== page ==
C. The Too-Easy Answer
When confronted with evidence of growing income inequality, Bush administration officials invariably say the answer is more and better education. “We are starting to see that the income gap is largely an education gap,” said Trent Duffy, a White House spokesman, in a typical retort last January when tax data showed an increasing concentration of wealth among the highest-income Americans.
Education is critically important to individuals, society, the economy and democracy itself, and deserves strong government support. But it is neither a satisfactory explanation, nor a remedy, for today's income inequality.
There is a strong correlation between one's level of education and one's earning power. The Bush administration is assuming that the correlation will continue to hold in an ever more globalized economy. Writing in the March/April issue of Foreign Affairs, Princeton economist Alan S. Blinder, a former vice-chairman of the Federal Reserve, explains why that view may be mistaken:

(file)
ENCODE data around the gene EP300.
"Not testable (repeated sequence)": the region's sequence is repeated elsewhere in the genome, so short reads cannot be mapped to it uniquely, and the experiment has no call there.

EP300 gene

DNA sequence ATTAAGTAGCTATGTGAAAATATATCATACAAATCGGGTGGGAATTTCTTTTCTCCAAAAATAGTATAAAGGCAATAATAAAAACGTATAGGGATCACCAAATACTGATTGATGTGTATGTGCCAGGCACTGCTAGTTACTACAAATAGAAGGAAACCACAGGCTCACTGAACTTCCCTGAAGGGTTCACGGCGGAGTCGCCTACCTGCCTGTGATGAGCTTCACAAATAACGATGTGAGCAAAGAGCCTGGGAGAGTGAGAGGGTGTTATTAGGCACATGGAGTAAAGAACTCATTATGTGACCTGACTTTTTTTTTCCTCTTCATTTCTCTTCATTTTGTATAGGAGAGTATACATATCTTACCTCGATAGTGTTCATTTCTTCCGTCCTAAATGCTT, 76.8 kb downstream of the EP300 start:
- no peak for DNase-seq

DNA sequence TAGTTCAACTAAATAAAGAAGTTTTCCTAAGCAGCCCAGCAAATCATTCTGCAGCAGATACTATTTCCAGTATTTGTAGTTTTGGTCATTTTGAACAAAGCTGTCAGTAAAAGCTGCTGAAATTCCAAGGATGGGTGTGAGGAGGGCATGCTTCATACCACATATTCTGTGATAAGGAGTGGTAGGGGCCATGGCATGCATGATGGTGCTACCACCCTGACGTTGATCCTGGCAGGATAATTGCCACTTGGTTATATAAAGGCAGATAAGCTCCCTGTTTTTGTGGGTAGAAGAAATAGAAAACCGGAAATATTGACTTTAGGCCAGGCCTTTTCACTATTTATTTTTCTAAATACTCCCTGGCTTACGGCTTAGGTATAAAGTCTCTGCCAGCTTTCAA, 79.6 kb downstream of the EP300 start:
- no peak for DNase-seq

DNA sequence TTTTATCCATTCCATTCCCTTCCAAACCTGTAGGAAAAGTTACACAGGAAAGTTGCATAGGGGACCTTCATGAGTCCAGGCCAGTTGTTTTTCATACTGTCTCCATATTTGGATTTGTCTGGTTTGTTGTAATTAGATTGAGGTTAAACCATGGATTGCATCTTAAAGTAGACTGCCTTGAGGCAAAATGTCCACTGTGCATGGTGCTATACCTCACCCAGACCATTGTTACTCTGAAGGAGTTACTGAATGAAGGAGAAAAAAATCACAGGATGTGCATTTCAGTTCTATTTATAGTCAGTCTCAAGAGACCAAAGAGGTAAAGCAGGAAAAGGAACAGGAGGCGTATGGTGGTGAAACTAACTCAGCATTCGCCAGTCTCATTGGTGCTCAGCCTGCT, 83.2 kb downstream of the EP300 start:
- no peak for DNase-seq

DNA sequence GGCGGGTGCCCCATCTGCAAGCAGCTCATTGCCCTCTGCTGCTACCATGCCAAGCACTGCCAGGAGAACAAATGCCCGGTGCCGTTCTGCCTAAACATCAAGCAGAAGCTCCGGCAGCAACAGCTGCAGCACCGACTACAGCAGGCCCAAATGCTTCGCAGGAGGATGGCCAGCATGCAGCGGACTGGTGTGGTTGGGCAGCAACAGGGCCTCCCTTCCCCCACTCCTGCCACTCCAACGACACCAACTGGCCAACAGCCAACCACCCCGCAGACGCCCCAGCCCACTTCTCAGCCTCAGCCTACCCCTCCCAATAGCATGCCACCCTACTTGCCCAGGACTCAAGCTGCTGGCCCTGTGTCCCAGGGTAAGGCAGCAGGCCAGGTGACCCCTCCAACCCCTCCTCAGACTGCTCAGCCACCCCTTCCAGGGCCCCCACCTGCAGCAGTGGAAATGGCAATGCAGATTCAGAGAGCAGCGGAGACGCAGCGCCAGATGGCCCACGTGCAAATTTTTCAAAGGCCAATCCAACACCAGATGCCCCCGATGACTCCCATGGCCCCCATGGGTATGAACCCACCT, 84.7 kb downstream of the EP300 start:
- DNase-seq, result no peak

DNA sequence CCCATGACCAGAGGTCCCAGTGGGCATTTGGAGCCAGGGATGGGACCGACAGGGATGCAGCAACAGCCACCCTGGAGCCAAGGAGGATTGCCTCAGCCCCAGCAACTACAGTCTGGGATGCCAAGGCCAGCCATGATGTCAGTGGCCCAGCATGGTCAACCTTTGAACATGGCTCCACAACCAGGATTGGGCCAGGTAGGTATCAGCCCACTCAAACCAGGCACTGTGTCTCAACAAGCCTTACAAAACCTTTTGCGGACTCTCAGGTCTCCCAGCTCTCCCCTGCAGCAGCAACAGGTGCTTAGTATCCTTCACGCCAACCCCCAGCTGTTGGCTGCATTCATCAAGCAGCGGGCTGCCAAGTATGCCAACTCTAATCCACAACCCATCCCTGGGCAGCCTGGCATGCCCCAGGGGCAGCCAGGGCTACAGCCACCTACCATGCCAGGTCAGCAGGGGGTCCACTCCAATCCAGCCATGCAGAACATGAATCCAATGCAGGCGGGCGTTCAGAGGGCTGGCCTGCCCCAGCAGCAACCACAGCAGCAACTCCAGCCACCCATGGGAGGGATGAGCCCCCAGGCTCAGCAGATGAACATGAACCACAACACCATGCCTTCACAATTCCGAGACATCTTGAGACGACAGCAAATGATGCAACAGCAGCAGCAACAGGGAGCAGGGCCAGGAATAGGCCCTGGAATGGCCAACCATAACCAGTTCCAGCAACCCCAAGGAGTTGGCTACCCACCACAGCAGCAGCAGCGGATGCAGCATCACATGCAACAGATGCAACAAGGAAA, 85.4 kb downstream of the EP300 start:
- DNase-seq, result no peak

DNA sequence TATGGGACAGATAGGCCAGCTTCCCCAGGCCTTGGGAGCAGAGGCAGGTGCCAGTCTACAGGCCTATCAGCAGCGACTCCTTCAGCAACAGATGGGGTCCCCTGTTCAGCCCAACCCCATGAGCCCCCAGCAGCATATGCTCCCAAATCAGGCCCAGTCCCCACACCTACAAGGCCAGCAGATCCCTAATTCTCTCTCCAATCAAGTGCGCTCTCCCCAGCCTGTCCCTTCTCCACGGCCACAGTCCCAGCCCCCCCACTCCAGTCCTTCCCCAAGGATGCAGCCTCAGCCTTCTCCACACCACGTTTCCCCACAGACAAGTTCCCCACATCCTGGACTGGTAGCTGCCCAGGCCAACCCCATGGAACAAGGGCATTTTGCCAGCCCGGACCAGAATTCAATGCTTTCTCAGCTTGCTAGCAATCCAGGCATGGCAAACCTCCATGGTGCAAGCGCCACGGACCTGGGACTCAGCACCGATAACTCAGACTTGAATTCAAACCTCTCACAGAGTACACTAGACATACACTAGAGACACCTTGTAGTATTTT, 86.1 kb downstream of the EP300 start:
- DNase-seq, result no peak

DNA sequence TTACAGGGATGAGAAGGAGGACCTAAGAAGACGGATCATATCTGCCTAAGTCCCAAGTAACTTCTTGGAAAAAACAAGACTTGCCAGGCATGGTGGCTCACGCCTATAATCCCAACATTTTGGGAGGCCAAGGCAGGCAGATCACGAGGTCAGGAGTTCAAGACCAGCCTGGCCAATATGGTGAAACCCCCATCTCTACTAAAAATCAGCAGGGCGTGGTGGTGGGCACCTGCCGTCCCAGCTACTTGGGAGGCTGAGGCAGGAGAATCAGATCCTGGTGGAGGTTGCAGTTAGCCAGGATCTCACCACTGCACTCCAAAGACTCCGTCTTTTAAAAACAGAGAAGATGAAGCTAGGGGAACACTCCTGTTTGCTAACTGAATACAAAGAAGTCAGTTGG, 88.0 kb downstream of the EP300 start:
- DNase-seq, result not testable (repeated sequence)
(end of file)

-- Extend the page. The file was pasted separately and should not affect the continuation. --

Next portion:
"Other things being equal, education and skills are, of course, good things; education yields higher returns in advanced societies, and more schooling probably makes workers more flexible and more adaptable to change. But the problem with relying on education as the remedy for job losses is that 'other things' are not remotely close to equal. The critical divide in the future may instead be between those types of work that are easily deliverable through a wire (or via a wireless connection) with little or no diminution in quality and those that are not. And this unconventional divide does not correspond well to traditional distinctions between jobs that require high levels of education and jobs that don’t."